As with most juvenilia, the pieces here provide an insight not only into the author’s childhood but also into the passions and interests they’ll develop later. Dark went to Redlands school in 1914 (an auspicious year) after her mother died. Although it was a girl’s school, Redlands did not seclude its students. Indeed the school archivist in her Foundation Day speech said that, since its establishment in 1884, the school “has been aware of the world outside its front gates”, including war. One of Dark’s pieces in this volume is a poem about the First World War, “Jerusalem set free”.
Eleanor Dark and her husband were politically radical, indeed socialist in leaning, something for which they were often persecuted. The Press’s Introduction says that the academic Marivic Wyndham, who has written on Dark, stresses the importance of the school’s ethos on her development. Wyndham writes that the school provided her “not only with flesh-and-blood models of the new woman and the radical intellectual she eventually adopted, but also with models of community and sisterhood that later featured prominently in her vision of a ‘good society'”.
These values are evident in the piece titled, “The Gum Tree’s Story”. Just 2 pages long, it’s a beautiful piece: it contains delightful descriptions of Australian flora; it contains a story-within-a-story about that Australian archetype, “the lost child in the bush”; and it’s an allegory about inclusion rather than exclusion. The story concerns Waratah who wants to organise a party to enliven his drooping companions but wishes to exclude the interloper White Rose.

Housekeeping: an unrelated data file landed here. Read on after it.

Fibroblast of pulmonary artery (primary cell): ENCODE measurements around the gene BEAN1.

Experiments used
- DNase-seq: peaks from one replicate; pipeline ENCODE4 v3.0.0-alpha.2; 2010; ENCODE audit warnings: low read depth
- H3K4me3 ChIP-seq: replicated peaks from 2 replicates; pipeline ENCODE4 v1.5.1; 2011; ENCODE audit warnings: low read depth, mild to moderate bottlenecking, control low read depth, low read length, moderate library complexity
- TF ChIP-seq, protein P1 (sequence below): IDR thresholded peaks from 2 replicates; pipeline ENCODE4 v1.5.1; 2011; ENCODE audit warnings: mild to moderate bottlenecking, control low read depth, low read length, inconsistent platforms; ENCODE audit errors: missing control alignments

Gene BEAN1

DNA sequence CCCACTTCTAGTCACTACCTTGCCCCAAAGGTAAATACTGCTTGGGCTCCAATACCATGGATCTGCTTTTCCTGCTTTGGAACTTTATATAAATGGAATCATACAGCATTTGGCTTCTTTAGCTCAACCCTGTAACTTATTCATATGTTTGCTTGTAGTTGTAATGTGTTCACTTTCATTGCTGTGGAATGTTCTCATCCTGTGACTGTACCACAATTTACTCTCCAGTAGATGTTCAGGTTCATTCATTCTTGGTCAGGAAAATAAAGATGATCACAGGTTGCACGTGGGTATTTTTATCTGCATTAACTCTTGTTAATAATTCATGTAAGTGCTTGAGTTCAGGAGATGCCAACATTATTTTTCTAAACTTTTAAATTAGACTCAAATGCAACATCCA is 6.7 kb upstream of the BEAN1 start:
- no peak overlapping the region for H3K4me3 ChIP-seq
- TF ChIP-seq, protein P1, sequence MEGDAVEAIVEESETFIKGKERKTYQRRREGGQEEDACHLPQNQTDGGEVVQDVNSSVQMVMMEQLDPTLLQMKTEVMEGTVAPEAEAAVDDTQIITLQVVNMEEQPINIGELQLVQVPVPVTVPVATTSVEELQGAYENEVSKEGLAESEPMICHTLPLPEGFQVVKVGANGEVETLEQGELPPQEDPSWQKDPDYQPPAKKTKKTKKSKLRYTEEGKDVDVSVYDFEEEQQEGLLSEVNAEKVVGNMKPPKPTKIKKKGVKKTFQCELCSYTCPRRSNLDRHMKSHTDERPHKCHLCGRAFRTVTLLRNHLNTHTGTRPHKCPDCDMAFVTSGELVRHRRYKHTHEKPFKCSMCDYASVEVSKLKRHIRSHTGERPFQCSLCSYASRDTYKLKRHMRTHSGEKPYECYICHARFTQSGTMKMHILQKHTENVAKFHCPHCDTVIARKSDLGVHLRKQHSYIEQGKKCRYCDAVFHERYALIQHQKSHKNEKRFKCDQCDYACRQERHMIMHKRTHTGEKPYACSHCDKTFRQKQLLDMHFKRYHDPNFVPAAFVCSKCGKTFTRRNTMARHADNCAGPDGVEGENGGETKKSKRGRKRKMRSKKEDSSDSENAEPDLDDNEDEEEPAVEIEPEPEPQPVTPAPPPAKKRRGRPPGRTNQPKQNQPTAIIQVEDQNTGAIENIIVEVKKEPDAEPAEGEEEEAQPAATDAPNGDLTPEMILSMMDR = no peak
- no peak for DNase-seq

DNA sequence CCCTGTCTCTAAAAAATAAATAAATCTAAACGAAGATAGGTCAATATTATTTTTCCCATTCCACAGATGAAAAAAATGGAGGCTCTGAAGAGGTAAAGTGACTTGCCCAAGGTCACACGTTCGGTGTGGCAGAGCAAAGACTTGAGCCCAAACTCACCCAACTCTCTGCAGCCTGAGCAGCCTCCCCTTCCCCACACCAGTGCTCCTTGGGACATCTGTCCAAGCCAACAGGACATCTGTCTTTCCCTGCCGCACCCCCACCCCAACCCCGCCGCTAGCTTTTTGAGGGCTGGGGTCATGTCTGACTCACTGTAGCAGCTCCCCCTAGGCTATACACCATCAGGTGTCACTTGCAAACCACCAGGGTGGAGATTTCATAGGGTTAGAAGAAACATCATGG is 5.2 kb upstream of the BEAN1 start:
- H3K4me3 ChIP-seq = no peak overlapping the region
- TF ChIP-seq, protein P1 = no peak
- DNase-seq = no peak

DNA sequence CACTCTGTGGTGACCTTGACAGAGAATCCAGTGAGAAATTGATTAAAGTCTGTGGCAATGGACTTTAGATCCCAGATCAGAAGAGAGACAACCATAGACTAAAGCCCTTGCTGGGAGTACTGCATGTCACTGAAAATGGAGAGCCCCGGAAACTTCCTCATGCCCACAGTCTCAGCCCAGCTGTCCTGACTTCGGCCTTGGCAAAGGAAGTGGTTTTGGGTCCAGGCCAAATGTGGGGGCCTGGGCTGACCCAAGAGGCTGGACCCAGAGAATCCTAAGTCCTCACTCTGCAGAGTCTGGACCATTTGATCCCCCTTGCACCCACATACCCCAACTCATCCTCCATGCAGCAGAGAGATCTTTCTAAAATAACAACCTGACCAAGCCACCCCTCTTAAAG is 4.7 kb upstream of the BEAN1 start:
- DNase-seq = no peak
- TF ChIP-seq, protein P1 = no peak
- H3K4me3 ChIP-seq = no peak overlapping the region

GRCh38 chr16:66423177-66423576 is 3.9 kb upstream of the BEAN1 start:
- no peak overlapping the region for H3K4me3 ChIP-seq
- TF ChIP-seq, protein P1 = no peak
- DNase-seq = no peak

The other story in the volume – there are two stories and four poems – encompasses another theme common to classic Australian literature, the bushranger. Titled “‘Thunderbolt’s’ Discovery”, it tells of young boys on a picnic who play bushrangers – Australian readers will be aware that Captain Thunderbolt was a famous bushranger – and come across an unconscious man who, they imagine, is a bushranger. The piece includes gorgeous descriptions of the bush: